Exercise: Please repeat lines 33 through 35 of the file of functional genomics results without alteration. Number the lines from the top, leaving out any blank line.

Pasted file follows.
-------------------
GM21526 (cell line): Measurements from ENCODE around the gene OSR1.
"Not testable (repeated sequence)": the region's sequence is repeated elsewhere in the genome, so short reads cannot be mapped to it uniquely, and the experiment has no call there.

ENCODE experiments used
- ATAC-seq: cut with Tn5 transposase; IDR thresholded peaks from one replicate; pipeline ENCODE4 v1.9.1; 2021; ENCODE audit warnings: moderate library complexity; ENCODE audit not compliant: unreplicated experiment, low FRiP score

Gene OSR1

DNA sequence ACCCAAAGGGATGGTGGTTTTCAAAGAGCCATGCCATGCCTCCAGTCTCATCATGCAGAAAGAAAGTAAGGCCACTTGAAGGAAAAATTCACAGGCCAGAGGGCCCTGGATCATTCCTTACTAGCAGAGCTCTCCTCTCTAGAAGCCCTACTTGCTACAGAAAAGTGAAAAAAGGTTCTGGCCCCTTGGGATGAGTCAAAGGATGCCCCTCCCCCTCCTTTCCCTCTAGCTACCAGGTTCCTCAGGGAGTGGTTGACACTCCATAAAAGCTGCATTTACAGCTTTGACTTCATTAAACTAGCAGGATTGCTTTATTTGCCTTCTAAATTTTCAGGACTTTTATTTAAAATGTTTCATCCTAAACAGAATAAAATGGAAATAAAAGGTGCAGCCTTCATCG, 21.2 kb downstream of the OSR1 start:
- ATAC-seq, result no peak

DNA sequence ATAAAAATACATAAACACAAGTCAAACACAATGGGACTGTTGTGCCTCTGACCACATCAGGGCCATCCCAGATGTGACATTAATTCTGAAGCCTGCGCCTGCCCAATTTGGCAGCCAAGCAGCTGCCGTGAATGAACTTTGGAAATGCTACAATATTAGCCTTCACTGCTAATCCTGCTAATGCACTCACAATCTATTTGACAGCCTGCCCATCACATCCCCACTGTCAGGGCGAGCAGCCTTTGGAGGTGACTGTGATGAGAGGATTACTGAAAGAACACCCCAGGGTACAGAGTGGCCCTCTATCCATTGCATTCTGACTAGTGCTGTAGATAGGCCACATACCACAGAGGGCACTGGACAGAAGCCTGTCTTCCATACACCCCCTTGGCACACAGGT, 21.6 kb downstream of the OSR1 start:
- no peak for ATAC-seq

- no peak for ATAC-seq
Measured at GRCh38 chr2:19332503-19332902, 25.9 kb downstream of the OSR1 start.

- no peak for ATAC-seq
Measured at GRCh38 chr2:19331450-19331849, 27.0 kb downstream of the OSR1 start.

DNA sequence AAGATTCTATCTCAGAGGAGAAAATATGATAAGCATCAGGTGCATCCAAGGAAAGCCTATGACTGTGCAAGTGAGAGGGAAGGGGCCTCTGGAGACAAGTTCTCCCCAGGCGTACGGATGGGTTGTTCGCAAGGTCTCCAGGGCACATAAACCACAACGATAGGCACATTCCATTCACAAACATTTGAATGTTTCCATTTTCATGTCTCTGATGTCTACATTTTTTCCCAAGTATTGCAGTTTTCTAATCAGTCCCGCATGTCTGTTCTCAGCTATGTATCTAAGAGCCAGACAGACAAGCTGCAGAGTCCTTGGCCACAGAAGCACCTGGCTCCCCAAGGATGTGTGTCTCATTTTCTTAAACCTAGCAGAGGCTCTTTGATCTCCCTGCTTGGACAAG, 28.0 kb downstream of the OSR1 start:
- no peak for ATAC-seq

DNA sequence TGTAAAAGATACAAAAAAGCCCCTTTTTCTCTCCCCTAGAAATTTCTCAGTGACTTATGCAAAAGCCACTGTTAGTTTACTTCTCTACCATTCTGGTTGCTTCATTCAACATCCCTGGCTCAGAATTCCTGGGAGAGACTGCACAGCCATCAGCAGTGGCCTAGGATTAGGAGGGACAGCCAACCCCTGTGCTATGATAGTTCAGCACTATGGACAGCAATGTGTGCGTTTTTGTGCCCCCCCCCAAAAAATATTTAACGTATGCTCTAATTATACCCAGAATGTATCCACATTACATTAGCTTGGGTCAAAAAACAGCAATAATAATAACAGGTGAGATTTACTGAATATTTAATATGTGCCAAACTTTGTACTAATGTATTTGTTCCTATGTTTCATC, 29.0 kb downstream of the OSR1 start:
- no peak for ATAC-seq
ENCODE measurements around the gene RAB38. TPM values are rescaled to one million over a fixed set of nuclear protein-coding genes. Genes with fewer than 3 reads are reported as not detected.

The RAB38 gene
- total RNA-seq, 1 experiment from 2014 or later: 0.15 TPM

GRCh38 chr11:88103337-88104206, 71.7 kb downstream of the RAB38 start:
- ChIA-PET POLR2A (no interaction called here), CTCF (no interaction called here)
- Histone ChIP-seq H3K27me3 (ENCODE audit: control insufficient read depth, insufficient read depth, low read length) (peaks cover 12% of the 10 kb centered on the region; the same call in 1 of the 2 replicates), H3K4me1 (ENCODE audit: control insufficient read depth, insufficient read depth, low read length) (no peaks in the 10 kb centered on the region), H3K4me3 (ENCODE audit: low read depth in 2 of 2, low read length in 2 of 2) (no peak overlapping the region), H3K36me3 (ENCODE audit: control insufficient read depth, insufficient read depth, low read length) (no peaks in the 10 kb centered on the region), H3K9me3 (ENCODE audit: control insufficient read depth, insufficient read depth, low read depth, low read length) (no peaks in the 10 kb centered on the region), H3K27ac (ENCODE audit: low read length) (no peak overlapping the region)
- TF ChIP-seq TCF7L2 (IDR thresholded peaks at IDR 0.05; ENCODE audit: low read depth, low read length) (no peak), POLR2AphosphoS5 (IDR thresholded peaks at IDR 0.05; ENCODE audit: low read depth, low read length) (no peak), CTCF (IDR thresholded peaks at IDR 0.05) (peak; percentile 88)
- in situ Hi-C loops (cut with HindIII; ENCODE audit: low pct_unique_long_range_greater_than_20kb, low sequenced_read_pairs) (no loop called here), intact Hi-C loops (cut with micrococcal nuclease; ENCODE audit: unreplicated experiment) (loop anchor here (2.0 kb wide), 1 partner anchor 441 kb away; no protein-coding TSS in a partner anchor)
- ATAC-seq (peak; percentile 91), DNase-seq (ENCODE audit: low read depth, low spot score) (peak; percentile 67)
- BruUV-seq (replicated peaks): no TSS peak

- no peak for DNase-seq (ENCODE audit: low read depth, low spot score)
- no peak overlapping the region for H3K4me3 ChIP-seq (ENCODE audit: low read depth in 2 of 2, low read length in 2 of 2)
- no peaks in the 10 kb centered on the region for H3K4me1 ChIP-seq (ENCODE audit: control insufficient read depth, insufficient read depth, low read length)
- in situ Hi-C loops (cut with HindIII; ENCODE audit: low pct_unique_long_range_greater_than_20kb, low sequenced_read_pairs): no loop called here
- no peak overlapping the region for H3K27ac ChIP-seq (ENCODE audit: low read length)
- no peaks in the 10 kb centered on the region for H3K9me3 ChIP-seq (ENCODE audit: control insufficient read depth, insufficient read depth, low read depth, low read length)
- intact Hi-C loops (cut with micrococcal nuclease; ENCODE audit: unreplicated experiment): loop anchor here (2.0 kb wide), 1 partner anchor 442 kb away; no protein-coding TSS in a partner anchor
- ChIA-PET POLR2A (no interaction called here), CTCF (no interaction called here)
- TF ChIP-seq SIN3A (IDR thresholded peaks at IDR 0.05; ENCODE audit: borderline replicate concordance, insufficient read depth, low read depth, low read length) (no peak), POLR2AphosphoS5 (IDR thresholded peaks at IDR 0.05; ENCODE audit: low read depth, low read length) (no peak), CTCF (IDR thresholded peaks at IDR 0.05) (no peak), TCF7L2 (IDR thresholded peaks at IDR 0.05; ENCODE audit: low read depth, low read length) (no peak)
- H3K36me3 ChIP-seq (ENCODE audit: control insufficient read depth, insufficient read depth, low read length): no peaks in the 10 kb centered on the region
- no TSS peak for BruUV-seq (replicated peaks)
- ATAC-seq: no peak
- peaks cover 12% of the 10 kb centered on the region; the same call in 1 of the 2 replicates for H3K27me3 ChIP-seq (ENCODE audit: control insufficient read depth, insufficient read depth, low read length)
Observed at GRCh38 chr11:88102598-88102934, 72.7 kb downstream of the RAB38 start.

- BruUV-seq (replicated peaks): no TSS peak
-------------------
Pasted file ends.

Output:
- no peaks in the 10 kb centered on the region for H3K9me3 ChIP-seq (ENCODE audit: control insufficient read depth, insufficient read depth, low read depth, low read length)
- intact Hi-C loops (cut with micrococcal nuclease; ENCODE audit: unreplicated experiment): loop anchor here (2.0 kb wide), 1 partner anchor 442 kb away; no protein-coding TSS in a partner anchor
- ChIA-PET POLR2A (no interaction called here), CTCF (no interaction called here)